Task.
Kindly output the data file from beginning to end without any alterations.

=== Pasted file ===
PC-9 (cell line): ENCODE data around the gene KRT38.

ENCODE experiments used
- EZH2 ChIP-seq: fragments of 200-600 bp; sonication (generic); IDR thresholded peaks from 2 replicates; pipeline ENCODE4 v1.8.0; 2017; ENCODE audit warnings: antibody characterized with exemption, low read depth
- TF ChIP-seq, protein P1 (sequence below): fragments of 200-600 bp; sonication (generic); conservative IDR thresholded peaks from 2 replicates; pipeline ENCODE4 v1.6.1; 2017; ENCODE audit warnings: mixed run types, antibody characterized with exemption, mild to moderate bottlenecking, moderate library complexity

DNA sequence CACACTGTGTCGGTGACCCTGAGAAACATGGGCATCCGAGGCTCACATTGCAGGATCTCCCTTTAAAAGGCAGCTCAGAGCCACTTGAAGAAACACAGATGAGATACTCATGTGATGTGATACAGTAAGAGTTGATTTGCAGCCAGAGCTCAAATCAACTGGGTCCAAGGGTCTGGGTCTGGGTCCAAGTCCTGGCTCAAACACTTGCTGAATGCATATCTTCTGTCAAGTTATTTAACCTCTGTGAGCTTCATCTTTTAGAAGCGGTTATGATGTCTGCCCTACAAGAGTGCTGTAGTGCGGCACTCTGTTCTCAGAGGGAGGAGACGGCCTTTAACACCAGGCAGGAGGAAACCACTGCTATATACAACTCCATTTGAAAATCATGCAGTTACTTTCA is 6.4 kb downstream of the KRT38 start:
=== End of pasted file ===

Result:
PC-9 (cell line): ENCODE data around the gene KRT38.

ENCODE experiments used
- EZH2 ChIP-seq: fragments of 200-600 bp; sonication (generic); IDR thresholded peaks from 2 replicates; pipeline ENCODE4 v1.8.0; 2017; ENCODE audit warnings: antibody characterized with exemption, low read depth
- TF ChIP-seq, protein P1 (sequence below): fragments of 200-600 bp; sonication (generic); conservative IDR thresholded peaks from 2 replicates; pipeline ENCODE4 v1.6.1; 2017; ENCODE audit warnings: mixed run types, antibody characterized with exemption, mild to moderate bottlenecking, moderate library complexity

DNA sequence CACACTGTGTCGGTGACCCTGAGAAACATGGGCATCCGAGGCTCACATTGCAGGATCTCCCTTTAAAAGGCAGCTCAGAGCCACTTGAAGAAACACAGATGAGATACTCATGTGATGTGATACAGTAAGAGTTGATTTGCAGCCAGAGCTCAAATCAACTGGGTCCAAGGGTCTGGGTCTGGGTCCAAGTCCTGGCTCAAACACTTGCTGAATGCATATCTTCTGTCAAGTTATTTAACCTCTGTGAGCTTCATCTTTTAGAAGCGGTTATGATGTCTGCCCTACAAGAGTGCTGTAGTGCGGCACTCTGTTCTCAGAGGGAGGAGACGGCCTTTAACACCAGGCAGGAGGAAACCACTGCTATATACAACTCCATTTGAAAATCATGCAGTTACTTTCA is 6.4 kb downstream of the KRT38 start: